Friday, August 8, 2014

Kayak Overnight

 The white line shows my rough track.

I've never traveled overnight by kayak.  Last winter I planned an overnight using my two-man kayak, Serendipity--even going as far as loading gear into the drybag--but circumstances prevented.  I still wanted to go kayak camping, and it occurred to me that, with the lighter gear requirements of summer camping, I might be able to cram enough stuff into my single-seater, Musketaquid.  Over a few days, I fiddled with gear, making it fit and still get the balance right.

Yesterday the opportunity came for a little test run: the rest of the family was out of town, I had no appointments, and tide and weather looked manageable. 

I put the kayak in the Assonet River in early evening at the top of the flood.  An evening departure risked not finding a campsite in daylight, but parts of Assonet Bay turn almost into mudflats at low tide, and I didn't want to fight current, so I needed to wait until high slack tide.  I paddled under the highway, across the Bay and down the short river (the gentlest breeze against my face) to its confluence with the mighty Taunton, then up a little salt marsh creek as the sun set; total distance three miles.

There are few places one can camp ashore, which is one reason I almost always sleep aboard when sailing.  But Google Earth showed this particular bit of river bank to be uninhabited, with no buildings close by.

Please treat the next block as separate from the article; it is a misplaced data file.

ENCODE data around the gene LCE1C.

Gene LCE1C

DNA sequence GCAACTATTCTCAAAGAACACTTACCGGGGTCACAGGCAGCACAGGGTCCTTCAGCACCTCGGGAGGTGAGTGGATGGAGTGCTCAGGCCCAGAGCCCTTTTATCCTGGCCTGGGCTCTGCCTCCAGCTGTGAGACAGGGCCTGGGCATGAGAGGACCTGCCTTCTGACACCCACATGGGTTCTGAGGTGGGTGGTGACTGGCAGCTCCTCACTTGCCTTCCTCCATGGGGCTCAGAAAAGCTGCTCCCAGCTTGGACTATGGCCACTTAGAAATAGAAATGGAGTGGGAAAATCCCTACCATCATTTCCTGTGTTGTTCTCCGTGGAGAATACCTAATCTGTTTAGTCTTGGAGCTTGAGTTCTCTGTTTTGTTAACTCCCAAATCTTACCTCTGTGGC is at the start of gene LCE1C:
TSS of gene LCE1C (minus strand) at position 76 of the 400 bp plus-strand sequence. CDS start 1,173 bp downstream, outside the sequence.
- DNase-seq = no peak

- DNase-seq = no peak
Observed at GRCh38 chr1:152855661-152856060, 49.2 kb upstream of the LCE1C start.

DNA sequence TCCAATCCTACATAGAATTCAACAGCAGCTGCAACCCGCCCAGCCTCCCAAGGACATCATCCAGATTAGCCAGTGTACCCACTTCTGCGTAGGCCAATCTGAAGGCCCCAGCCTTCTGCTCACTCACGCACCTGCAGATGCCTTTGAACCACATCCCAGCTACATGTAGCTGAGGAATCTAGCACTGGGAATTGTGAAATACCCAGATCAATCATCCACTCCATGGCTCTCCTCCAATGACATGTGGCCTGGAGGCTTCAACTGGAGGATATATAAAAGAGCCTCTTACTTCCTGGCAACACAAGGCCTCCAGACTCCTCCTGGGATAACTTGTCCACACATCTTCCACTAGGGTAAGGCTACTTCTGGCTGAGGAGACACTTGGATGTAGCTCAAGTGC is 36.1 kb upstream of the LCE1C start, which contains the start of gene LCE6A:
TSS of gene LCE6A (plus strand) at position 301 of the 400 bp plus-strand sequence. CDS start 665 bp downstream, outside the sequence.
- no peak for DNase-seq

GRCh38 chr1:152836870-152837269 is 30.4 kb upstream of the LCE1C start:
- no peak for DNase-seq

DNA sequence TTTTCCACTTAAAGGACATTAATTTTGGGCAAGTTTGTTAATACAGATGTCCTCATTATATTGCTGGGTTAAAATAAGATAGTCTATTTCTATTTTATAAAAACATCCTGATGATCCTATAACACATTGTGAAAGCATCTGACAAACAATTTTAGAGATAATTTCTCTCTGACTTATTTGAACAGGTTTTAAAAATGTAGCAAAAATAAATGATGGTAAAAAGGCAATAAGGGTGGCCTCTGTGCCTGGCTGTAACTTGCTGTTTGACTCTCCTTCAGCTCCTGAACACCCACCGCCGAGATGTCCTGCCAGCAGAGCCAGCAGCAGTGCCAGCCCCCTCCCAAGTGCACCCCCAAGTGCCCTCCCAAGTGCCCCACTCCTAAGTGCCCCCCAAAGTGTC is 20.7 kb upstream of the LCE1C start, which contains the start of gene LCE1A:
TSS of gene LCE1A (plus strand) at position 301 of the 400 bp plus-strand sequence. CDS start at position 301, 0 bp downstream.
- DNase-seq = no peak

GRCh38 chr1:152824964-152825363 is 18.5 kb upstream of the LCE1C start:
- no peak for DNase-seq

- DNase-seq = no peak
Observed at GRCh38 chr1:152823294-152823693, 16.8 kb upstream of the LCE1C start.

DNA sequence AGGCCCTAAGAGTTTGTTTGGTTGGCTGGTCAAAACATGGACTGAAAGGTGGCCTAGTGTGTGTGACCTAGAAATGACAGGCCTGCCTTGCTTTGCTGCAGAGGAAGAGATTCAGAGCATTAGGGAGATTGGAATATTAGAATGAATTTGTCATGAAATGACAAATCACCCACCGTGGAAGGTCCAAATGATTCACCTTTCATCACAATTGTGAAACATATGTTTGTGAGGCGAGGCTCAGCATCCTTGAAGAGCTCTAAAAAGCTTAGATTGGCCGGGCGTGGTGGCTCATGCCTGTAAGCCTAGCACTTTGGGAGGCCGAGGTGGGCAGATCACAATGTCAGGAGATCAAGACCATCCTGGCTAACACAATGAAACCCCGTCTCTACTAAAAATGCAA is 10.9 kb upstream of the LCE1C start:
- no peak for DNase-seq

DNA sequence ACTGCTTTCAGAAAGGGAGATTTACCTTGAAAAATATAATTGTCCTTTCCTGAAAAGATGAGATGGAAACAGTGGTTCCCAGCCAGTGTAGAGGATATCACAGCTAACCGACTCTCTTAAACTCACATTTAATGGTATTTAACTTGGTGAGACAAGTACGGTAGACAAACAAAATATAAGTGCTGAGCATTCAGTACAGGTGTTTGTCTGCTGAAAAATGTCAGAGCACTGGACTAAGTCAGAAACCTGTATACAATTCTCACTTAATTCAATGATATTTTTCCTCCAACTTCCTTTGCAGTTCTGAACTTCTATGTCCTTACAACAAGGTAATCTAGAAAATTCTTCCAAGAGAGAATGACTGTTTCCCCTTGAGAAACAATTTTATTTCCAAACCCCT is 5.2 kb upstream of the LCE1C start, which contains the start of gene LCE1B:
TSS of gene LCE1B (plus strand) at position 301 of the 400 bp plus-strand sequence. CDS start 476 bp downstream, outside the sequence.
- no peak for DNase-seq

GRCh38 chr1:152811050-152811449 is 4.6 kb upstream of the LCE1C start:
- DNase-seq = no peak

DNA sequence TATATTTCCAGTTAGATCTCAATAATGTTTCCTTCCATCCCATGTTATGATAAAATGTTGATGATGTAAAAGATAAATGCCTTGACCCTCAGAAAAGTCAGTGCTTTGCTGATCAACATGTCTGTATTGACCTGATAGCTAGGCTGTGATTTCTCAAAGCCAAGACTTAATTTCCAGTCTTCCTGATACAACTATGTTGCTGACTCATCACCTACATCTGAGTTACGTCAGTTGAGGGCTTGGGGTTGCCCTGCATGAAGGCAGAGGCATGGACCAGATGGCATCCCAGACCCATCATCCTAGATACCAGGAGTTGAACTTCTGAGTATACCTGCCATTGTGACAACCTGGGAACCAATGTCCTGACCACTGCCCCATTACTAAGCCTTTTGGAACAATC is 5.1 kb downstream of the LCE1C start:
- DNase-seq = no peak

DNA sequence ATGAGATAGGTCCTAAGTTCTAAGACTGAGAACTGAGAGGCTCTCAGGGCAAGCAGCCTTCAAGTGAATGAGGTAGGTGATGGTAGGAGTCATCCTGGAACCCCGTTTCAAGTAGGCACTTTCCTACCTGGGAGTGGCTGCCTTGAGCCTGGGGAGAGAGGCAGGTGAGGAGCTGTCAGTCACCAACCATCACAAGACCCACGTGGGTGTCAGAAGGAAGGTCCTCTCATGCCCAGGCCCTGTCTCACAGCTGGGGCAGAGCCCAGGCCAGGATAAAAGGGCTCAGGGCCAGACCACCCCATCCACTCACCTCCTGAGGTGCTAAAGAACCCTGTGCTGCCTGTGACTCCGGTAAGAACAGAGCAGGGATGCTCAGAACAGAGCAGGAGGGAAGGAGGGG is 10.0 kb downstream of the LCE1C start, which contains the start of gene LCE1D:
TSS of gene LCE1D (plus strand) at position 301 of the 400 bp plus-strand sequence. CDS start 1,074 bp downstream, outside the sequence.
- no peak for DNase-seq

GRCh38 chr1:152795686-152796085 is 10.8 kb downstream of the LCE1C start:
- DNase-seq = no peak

Entering the creek, I annoy a pair of majestic ospreys.  In the past, I've seen ospreys only around nest platforms,  but this pair seemed to have found their own nest site. 

I worried that there might be no accessible shore to land on, but a short distance up the creek a bank appeared right up against the high mash, allowing me to go ashore as if on a dock.  Climbing through the bullbriar in the twilight, a nice grassy spot appeared.  But I moved on when I realized the standing dead tree beside it was poised to fall.  I at last found a camp site that was open, level, and easy to clean up.  By the time I had all the gear at the campsite it was quite dark, and I put up the tent by the light of my little headlamp.  By 9pm I had my stuff organized, mattress inflated, and had poured myself a glass of cabernet.  (Whether sleeping in a boat or camping ashore, the evening isn't complete without red wine.)

Checking my bird book, I confirmed the identity of the ospreys, and also learned that they are unique among raptors by diving headfirst into the water and catching fish with their feet.  Shortly after, a great splashing sound from the creek was perhaps a fishing osprey.

My light fleece bag turned out to be unequal to the nighttime temperatures, and I was rather cold.